Neighbors of a family keeping a few backyard hens may not even be aware there are chickens nearby. Hens cackle occasionally but the sound doesn’t carry. Roosters, however, are a different story. They announce the dawn with repeated crows that can permeate a large neighborhood, advertising the presence of a chicken flock. Because so many people don’t appreciate an early morning racket, most towns that allow people to keep hens forbid roosters.
However, keeping a rooster is an interesting part of the poultry raising experience and those who can legally keep one enjoy the interesting dynamics he brings to the flock. Fertile eggs and gorgeous colored feathers are bonuses added by a male bird, even though he lays no eggs and eats costly feed.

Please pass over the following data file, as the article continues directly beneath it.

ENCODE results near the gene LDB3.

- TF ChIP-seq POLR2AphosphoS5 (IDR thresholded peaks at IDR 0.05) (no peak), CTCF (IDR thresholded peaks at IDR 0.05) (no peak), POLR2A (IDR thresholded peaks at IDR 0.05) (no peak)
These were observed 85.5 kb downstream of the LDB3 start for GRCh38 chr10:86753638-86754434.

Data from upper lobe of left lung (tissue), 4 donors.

Roosters grow larger than hens of the same breed and have an instinct to protect the girls. While some roosters are non-aggressive and never threaten humans, others work overtime to intimidate an approaching human.
If a rooster is to be part of the flock a few tips may help in keeping him a more pleasant experience:
- Acquire a rooster that’s not overly aggressive. This is easier said than done, as the personality of the bird may not be known until he’s well established. If buying a rooster from someone who has several ask for the one that’s least aggressive.
- Never let the rooster intimidate you or any other human. An aggressive rooster will try to make a person number two on the pecking order. He will puff up his feathers, cluck or crow loudly, and aggressively approach a person. The bird must be convinced that humans are number one and he’s number two on the pecking order. Once he recognizes that he is number two, you should get along peacefully.
- Keep children safe. Young kids are not much taller than a big rooster, and the bird could attempt to intimidate them resulting in a traumatic experience for children.